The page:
Re: [Harp-L] Harmonica mic

Many years ago, I reached out to the great Annie Raines, asking her how I could improve my "tone". Her response to me was to listen to Sonny Boy 2 and try to emulate him. In an attempt to assist me technically, she told me to try to work on my embouchure and keep my mouth as open as possible: a wide cavity is key. I took this to heart and it improved my playing tremendously. 

I agree with all the respondents here who say that a clean acoustic technique is key. Once you become proficient at playing in an acoustic setting, you are ready to move forward with amplified techniques.

What Mr. Cohen wrote below is gospel... Take it to heart!
 Randy Redington 
Latley I've been working on my embroucher, trying to keep a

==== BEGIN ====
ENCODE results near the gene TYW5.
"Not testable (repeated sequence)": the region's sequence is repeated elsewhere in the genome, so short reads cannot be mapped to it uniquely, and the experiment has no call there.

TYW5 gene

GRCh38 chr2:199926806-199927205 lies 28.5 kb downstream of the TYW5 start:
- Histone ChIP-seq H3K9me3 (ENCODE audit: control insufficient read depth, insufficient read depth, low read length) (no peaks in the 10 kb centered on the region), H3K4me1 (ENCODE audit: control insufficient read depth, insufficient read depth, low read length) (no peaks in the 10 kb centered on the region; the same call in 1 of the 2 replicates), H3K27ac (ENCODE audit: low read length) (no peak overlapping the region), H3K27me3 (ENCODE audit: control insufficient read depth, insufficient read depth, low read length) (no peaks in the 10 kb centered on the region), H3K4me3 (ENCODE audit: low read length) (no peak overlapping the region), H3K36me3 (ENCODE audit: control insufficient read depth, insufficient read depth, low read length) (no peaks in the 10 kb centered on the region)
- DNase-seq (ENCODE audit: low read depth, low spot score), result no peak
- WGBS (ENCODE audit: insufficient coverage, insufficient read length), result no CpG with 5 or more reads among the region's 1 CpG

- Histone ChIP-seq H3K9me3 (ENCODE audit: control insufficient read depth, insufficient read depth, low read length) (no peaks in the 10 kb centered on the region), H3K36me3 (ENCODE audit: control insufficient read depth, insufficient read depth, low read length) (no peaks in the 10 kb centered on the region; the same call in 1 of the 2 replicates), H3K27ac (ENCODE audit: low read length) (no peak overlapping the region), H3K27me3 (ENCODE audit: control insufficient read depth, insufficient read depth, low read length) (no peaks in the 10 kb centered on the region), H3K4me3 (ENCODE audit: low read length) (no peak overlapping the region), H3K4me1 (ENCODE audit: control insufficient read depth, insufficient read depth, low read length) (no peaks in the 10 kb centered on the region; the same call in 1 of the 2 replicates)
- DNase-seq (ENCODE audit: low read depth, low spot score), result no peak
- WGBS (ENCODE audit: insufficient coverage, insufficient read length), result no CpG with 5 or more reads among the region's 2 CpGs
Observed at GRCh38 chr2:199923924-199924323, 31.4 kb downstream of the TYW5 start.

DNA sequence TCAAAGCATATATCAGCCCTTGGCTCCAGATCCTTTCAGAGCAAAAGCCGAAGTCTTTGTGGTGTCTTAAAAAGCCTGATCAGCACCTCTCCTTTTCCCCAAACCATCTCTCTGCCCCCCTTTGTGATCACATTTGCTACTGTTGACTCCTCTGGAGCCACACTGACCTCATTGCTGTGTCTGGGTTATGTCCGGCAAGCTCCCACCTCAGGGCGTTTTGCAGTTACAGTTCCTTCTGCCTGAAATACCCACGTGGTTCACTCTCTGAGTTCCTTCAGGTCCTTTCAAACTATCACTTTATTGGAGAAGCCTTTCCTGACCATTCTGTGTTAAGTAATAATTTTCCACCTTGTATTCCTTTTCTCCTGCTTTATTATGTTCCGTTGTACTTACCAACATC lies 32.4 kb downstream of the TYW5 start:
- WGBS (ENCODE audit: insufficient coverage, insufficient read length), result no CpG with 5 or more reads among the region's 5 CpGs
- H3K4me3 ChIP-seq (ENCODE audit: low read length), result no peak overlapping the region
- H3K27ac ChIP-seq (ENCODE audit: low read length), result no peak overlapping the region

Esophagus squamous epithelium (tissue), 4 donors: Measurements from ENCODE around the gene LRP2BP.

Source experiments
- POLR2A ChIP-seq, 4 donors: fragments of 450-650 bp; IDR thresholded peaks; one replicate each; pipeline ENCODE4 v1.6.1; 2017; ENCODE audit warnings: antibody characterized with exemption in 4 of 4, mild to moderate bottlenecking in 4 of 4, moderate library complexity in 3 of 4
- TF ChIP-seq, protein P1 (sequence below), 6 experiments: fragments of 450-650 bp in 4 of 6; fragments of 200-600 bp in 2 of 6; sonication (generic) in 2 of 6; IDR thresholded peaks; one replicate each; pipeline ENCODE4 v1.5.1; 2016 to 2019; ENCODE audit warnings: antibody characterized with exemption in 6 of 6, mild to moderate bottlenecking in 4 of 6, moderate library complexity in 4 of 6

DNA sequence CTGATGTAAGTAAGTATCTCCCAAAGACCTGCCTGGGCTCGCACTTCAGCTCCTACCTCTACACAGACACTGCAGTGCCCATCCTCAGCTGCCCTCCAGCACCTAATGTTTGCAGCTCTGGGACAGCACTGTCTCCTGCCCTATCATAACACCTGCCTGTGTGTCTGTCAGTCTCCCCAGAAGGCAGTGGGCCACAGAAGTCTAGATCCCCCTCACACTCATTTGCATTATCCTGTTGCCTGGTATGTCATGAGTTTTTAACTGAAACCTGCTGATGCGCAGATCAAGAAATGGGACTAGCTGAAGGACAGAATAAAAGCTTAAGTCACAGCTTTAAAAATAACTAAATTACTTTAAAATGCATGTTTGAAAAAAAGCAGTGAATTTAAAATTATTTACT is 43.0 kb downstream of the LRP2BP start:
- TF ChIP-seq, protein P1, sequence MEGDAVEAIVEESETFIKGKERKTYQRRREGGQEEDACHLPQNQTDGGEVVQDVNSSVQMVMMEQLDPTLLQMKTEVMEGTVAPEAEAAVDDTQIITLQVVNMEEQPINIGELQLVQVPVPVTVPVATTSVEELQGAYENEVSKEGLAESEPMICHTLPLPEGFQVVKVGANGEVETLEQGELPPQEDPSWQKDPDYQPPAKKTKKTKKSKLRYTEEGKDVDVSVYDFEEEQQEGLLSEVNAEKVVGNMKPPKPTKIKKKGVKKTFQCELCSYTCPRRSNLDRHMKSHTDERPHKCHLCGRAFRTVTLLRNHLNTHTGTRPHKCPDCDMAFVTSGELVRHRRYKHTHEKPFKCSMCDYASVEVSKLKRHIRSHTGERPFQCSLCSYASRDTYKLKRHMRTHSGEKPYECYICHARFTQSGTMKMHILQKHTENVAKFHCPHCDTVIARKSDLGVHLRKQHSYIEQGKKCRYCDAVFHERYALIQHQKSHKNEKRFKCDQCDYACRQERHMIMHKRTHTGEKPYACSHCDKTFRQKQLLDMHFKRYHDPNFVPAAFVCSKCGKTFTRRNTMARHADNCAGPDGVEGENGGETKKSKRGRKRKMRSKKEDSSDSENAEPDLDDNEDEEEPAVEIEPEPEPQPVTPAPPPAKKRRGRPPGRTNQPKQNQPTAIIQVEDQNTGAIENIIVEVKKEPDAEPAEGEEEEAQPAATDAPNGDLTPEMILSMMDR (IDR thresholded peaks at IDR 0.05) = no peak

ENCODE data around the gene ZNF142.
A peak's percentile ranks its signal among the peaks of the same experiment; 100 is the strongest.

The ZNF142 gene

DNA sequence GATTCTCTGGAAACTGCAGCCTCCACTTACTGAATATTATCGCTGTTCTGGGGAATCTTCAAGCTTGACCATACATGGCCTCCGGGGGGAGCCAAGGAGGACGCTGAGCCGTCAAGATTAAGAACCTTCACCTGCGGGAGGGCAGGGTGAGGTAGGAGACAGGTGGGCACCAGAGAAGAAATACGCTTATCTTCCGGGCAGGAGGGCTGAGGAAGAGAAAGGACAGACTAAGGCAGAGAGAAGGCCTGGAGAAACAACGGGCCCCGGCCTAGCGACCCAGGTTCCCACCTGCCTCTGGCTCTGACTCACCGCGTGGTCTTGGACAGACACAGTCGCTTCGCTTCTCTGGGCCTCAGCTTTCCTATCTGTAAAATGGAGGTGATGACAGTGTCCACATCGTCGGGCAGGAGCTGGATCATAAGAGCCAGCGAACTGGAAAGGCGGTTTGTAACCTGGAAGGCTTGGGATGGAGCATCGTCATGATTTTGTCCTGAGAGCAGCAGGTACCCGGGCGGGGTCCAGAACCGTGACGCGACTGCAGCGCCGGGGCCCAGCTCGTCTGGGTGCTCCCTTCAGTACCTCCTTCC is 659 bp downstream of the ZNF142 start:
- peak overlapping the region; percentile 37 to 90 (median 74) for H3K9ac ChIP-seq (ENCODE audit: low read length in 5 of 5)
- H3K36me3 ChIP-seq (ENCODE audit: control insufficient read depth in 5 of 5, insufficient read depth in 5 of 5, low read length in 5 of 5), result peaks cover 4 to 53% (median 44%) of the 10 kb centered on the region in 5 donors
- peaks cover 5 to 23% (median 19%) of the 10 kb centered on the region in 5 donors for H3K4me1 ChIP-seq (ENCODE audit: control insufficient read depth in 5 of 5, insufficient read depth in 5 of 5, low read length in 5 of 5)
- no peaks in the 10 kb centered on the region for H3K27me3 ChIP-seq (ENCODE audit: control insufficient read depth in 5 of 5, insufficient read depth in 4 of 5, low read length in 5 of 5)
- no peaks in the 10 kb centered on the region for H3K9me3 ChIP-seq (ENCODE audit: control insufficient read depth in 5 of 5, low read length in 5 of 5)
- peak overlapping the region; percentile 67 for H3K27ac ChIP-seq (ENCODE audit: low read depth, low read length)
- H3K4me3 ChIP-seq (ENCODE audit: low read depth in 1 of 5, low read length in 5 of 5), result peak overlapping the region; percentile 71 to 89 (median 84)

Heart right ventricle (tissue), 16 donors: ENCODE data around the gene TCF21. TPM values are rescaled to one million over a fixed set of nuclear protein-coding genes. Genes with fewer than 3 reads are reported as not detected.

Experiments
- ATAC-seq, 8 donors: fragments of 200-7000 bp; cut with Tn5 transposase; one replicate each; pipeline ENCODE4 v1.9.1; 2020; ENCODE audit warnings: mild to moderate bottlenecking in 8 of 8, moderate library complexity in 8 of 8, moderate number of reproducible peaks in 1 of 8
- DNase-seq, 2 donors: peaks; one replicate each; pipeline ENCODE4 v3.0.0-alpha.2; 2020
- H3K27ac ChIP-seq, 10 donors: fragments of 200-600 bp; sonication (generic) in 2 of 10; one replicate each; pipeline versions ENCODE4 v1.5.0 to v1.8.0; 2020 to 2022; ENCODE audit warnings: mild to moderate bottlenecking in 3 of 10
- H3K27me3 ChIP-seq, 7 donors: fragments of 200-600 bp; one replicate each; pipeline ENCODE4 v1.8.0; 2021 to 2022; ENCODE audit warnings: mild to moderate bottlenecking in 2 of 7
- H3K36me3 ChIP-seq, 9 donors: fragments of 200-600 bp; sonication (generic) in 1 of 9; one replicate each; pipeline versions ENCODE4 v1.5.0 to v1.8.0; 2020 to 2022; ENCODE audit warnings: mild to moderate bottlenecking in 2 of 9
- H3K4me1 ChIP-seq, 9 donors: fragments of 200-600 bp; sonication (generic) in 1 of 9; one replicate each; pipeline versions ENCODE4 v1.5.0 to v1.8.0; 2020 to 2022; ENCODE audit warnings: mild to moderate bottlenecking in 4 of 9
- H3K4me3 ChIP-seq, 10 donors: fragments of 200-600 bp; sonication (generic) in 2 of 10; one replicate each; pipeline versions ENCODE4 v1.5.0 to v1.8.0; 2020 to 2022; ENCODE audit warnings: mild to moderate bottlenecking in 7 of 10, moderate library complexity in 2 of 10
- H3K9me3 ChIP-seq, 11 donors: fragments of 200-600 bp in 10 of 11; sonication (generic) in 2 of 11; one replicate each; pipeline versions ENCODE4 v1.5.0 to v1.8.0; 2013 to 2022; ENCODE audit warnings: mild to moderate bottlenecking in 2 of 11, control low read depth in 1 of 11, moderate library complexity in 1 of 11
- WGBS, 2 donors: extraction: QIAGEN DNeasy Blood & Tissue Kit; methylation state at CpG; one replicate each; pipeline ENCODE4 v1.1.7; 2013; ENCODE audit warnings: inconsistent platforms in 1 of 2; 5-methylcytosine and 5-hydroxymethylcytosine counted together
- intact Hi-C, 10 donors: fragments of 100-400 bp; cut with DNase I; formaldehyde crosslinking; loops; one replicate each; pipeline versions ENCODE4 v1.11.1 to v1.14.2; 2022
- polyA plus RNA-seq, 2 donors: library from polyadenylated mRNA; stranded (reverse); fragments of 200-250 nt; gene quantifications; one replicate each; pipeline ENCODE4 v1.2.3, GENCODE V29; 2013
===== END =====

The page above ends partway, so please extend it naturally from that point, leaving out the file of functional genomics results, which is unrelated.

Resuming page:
steady full tone. It's amazing on how much just that alone affects how I 

Randy, embouchure is far more important to your tone than any other single
thing you can do—and its’ free, sort of. All it costs is time 
and practice.
I’ve seen guys top pros get killer sound out of crappy-assed house mics and sketchy PAs. And I’ve seen guys at jam sessions with thousands of dollars of custom and boutique gear whose sound is thinner than their hair. IMHO, people shouldn’t invest in high end amps and expensive mics until they can get fat sound acoustically. You’ll hear it even when you don’t cup and when you blow through low-end equipment. Playing amplified definitely has its own techniques. Like smoke is to BBQ, different amps and mics flavor your sound they don’t put the meat on the bones. That’s embouchure. 
Bob Cohen
Writer, Internet Consultant, Teacher

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